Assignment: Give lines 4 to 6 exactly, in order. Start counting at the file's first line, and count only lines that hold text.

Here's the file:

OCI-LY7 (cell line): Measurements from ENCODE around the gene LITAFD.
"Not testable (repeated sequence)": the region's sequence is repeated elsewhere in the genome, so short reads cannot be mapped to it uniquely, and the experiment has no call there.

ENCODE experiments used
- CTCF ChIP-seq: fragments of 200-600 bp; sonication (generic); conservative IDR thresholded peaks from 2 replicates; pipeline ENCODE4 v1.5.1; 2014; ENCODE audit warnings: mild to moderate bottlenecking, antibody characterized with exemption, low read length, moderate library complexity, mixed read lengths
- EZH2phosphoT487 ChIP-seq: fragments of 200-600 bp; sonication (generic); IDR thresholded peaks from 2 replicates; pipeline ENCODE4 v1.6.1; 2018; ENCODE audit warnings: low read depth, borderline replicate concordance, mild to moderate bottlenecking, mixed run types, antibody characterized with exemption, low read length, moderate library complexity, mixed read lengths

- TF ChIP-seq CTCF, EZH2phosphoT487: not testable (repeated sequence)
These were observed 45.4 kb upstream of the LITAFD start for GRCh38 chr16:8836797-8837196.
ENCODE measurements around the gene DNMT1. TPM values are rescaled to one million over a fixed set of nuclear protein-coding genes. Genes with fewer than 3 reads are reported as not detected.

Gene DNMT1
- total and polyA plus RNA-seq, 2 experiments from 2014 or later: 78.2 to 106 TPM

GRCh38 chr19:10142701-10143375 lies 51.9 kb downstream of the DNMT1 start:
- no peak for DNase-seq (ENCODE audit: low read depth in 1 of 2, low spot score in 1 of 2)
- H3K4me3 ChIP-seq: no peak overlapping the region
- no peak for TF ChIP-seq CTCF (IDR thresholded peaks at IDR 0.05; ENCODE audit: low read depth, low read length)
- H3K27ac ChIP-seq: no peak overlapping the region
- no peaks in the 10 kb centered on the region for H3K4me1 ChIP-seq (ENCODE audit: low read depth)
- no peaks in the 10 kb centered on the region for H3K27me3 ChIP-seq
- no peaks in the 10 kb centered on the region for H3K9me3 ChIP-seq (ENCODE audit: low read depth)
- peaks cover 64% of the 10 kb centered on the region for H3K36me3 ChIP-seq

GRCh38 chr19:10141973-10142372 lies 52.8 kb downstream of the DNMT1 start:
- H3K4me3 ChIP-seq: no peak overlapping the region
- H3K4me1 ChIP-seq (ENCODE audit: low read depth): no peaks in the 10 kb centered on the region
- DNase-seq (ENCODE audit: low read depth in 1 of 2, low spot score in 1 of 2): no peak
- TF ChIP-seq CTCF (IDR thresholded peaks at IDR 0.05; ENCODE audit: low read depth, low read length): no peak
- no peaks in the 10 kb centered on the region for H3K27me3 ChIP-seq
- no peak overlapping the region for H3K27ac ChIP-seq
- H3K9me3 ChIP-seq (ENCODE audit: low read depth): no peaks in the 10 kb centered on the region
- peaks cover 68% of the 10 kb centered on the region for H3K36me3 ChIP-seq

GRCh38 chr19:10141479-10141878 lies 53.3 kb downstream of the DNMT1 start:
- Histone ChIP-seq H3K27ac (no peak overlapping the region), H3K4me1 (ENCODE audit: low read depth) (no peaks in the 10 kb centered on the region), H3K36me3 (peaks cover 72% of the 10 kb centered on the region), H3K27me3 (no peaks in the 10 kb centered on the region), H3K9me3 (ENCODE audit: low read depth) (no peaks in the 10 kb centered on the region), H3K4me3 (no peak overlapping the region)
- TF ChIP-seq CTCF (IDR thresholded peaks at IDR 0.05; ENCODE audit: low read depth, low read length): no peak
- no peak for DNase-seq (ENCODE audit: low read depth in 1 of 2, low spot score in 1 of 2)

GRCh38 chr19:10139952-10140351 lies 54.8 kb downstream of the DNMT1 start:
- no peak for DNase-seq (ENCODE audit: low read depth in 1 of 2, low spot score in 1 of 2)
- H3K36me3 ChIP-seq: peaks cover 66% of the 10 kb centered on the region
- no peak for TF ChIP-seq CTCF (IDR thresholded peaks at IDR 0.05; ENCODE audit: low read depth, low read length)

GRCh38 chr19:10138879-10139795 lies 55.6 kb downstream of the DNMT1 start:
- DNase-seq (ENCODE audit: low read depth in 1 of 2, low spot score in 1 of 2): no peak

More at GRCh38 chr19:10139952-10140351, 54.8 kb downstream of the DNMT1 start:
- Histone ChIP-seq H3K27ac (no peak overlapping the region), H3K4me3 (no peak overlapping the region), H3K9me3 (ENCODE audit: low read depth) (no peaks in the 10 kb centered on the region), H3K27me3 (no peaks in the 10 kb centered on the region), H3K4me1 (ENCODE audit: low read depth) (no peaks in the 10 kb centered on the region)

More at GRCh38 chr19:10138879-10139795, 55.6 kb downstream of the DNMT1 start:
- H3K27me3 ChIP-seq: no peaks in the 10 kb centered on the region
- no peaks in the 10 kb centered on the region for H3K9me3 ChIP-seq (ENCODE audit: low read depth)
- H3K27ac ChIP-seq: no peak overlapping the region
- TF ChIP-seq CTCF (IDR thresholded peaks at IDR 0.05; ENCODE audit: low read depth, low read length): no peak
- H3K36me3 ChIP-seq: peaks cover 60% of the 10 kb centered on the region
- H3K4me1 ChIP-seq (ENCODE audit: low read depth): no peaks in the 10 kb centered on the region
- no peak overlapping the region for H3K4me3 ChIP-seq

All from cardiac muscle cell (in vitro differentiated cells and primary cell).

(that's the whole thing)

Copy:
- CTCF ChIP-seq: fragments of 200-600 bp; sonication (generic); conservative IDR thresholded peaks from 2 replicates; pipeline ENCODE4 v1.5.1; 2014; ENCODE audit warnings: mild to moderate bottlenecking, antibody characterized with exemption, low read length, moderate library complexity, mixed read lengths
- EZH2phosphoT487 ChIP-seq: fragments of 200-600 bp; sonication (generic); IDR thresholded peaks from 2 replicates; pipeline ENCODE4 v1.6.1; 2018; ENCODE audit warnings: low read depth, borderline replicate concordance, mild to moderate bottlenecking, mixed run types, antibody characterized with exemption, low read length, moderate library complexity, mixed read lengths

- TF ChIP-seq CTCF, EZH2phosphoT487: not testable (repeated sequence)